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Oracle moves to support Linux desktops

NEW YORK -- Linux advocate Oracle Corp. is all talk and more action. Besides touting its huge Linux project with online mega-retailer at LinuxWorld Conference & Expo last week, the company's execs are talking about Oracle's actions and plans on the Linux desktop front. In this interview, Wim Coekaerts -- principal, Oracle Linux Kernel Group Corporate Architecture -- explains why the software giant is turning its attention to the Linux desktop. He also looks back at Linux's success in 2003.

Several CIOs have told me that Linux on the desktop is on their agenda, but not for a year or so.
Yes, I've heard that, too. One of the reasons that we have to be a little bit ahead of customers is that they will not consider doing such a thing unless we say that Oracle will work with it. It's one less thing for them to worry about when we say: "This will work, and we will support it." coverage of LinuxWorld

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Oracle's customers have expressed interest in Linux on the desktop, but have any made the move yet?
I can't say I have seen a whole lot of companies move to that yet. It is probably a difficult process, given their [unfamiliarity with] OpenOffice compatibility. I think it just takes some time for companies to be more comfortable with that. Is Oracle working on supporting Sun's Java Desktop System and Novell's Ximian products?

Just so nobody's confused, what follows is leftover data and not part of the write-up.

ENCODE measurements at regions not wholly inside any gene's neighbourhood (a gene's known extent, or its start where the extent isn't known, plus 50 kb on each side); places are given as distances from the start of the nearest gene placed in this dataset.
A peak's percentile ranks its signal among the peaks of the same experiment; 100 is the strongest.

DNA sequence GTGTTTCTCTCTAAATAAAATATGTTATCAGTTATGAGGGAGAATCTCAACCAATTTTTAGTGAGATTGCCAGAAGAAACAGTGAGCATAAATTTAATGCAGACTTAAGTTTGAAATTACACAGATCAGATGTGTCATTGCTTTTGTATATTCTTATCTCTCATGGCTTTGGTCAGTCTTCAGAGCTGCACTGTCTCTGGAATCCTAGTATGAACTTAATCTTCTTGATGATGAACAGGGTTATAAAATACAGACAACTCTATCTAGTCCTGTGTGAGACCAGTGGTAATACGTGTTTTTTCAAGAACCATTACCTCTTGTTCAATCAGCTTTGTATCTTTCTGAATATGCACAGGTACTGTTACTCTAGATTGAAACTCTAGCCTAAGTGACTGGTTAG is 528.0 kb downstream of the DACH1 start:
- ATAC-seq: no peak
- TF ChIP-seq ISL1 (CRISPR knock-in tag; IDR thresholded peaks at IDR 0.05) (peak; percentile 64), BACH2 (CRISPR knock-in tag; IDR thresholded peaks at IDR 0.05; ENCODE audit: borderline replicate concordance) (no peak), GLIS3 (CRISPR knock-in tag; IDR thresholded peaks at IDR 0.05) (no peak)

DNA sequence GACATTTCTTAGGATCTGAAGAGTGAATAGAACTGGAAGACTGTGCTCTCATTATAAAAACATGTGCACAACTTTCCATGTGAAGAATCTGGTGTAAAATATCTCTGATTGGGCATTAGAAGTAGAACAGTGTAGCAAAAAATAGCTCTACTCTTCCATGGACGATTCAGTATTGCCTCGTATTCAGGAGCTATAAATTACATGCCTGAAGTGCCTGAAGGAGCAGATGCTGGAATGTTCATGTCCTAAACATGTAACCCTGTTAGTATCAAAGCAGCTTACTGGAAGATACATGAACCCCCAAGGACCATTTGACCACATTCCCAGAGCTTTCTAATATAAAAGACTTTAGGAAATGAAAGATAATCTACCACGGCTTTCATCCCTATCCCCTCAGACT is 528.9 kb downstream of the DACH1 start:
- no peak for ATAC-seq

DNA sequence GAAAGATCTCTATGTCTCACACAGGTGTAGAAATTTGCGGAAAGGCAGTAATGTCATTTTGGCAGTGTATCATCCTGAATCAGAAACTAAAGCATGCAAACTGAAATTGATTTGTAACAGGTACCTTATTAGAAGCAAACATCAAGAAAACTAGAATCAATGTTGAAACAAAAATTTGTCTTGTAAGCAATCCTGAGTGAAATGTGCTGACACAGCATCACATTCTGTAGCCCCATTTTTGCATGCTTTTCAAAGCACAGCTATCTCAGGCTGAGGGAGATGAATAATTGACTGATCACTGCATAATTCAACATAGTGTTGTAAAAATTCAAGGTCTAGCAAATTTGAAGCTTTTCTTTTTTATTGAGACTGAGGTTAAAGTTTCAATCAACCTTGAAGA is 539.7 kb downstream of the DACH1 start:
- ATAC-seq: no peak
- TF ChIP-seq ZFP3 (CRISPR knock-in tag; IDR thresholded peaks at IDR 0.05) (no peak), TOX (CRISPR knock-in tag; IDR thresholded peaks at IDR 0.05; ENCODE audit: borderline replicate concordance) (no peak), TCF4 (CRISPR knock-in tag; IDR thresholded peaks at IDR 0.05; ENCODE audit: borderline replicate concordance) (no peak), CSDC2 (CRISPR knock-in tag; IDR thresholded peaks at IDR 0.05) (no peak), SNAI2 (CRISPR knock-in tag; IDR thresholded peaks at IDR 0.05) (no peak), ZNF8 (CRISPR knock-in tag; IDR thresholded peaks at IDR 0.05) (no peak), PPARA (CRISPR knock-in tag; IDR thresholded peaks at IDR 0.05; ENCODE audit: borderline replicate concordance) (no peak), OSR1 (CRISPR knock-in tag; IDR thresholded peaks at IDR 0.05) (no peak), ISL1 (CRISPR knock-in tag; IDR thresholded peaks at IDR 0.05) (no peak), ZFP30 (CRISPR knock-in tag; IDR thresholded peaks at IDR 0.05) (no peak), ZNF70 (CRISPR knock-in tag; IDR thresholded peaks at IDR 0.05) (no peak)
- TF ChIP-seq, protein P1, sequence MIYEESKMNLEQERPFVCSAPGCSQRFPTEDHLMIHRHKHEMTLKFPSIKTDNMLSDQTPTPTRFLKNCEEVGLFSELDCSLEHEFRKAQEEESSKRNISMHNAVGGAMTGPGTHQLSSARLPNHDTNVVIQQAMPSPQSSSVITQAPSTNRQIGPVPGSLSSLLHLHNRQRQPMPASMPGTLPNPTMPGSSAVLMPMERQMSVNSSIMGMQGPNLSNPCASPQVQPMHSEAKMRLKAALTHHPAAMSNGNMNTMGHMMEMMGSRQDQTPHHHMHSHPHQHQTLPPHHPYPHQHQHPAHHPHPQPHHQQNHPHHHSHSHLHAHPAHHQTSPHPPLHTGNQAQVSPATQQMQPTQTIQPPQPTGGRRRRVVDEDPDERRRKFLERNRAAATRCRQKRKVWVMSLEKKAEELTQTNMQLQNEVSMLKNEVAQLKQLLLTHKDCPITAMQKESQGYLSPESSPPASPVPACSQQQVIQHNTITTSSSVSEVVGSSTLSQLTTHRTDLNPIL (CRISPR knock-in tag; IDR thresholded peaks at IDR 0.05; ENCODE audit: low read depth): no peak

They are a good partners of ours, and we have had lots of discussions on those topics, but there is nothing concrete today. We obviously discuss where they are going and what we are planning to do, and [suggest that] if we support Mozilla, they should have Mozilla on their desktop systems. Normally, there are not any issues.

SuSE is one of the two distributions that we support. I guess we'll see what happens with Novell's plans with integrating Ximian into the SuSE systems. Other than Oracle's success stories, what's Oracle's message at LinuxWorld?
We have gotten more and more requests for [support for] Linux on the desktop. We're letting our customers know that they can do that if they want to. So, aside from just focusing on the server, we are going to support Linux and Mozilla at the client level. We are going to make sure Linux on the desktop works with Oracle's [software].

It is relatively easy for us to enable Mozilla as a browser because most of our applications are Web-based. In a keynote at the last LinuxWorld in San Francisco in August, we demonstrated that we could use OpenOffice with documents coming out of Oracle Collaboration Suite. We are going to be showing that Linux desktop systems can work with a lot of local systems. I think you will see more and more of that coming soon. What do you see those Linux converts and Linux wannabes doing in 2004?
Now, an interesting thing is happening: People want cheap hardware and a solid, high-performance operating system. So, having Oracle say that Linux actually does work has made a big impact. But, rather than just switching to Linux and saving money, companies switch to Linux to have money left over in their budget for other things. And this year they'll probably extend [their Linux investments], and it is really exciting. Besides the backing of major vendors like Oracle, what was the primary factor that drove the upswing in enterprise Linux migrations last year?
Last year was just amazing [because] the Linux adoption rate increased so dramatically. In the middle of the year, companies were more, well, daring, because they were forced to be. They really had financial issues and still had to get their IT infrastructure up to date. They realized that with Linux they could buy enough hardware at a reasonably low price and get the performance needs met, too.

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